This table below uses software developed by the Department of Energy which allows anyone to simulate the thermal performance of windows using different spacing and materials. By using this, we can easily show the difference in the most common glass existing in commercial buildings and how the performance in amplified by placing a RetroWAL™ system behind it.
The first column is the existing window (1/4 or 1” IGU) with performance values on the left hand side. A glossary is shown below but to summarize, the insulating value of the combined window system is increased 3 times with RetroWAL™ Silver and 5 times RetroWAL™ Gold. For existing 1-inch insulated glass units without a low-e coating or inert gas, the thermal performance is increased 2 and 5 times with RetroWAL™.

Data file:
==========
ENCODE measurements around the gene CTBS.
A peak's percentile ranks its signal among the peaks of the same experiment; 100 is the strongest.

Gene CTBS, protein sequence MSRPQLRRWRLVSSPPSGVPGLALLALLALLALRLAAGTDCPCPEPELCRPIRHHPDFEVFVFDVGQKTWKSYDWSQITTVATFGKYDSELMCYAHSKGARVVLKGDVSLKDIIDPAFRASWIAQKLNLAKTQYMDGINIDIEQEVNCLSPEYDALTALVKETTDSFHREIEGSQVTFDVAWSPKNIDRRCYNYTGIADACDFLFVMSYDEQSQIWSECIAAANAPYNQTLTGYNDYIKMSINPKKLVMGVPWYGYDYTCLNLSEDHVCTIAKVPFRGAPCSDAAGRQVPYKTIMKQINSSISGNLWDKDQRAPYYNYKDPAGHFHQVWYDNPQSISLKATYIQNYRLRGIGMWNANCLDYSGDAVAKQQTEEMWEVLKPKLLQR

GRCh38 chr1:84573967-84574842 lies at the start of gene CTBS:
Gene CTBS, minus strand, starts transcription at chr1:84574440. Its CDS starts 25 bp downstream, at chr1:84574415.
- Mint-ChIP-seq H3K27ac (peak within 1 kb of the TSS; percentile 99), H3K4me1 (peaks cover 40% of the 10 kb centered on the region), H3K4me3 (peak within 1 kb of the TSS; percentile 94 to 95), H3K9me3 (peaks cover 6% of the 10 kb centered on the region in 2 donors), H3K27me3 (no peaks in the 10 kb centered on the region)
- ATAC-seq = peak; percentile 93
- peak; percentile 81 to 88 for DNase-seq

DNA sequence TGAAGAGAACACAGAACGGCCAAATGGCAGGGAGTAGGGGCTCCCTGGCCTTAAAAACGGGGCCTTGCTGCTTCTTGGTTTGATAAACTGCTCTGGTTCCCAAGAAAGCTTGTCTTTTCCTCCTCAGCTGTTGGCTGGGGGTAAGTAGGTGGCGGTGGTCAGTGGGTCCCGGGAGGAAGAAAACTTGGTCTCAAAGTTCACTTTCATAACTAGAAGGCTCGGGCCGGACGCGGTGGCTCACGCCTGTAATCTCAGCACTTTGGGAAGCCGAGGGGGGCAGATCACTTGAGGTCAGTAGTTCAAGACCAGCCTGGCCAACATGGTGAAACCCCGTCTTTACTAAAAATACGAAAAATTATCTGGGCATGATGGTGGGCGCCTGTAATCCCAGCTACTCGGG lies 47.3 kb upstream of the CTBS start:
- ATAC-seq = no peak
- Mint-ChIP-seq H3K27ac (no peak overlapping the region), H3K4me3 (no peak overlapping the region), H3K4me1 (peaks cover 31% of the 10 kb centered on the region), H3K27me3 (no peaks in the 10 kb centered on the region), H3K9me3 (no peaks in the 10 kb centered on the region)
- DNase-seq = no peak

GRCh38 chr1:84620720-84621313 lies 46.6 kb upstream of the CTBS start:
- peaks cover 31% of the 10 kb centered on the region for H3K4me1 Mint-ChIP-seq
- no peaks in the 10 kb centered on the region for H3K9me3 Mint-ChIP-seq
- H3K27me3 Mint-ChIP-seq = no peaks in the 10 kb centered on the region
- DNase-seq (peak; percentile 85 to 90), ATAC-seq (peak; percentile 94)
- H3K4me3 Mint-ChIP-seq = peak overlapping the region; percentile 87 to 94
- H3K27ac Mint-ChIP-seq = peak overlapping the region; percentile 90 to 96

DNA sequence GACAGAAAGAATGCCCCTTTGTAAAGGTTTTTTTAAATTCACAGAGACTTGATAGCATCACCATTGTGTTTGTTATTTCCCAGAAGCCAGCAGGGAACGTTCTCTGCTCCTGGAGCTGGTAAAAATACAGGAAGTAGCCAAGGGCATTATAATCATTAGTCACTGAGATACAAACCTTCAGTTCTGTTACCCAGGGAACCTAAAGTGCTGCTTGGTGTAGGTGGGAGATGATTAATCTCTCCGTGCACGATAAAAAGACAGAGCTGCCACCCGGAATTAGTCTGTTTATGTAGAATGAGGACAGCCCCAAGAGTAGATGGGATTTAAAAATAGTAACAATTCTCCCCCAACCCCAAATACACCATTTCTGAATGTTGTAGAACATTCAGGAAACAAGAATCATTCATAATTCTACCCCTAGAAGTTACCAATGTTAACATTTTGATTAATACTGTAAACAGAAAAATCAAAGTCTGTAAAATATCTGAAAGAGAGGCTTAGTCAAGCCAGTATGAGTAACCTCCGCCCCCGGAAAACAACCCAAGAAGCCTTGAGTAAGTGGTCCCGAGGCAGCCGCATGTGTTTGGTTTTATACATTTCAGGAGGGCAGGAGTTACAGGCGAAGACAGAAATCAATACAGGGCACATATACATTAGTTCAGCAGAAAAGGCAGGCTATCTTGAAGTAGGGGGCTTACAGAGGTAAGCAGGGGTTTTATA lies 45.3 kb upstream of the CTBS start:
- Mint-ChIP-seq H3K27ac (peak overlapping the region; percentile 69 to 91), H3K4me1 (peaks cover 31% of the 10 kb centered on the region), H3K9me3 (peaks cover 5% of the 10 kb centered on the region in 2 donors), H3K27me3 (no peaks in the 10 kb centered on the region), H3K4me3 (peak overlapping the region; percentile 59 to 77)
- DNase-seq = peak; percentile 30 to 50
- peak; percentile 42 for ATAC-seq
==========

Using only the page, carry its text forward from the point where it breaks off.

The two examples above use Windows 6.3 modeling software. In each case, the RetwoWAL™ system utilizes a 2” airspace from the existing window. The IGU is uncoated and has a ½ airspace. These values are for COG or Center of Glass.
One other factor not taken into consideration in this table is the reduction in air leakage around the gaskets of the glass. RetroWAL™ has been tested to reduce the airleakage down to .01 cfm/ft2.
R Value: This is the measure of thermal resistance and is in the English units BTU/(h °F ft2).
U Value: This is the reciprocal of R value and is used in the fenestration and window industry.
SHGC: This is the Solar Heat Gain Coefficient and is the energy transmittance of the glass window due to solar radiation. It ranges from 0 or totally blocked to 1 or direct sunlight.
VL: Is the Visible Light transmitted through the glass. The idea is to maximize the amount of natural light but to minimize the solar heat of infrared radiation. The values range from 0 to 1.
Weight: This is the additional weight per square foot the RetroWAL™ system adds to the window opening. In large curtain wall buildings it is important to maintain the structural integrity of the window and add as little weight as possible.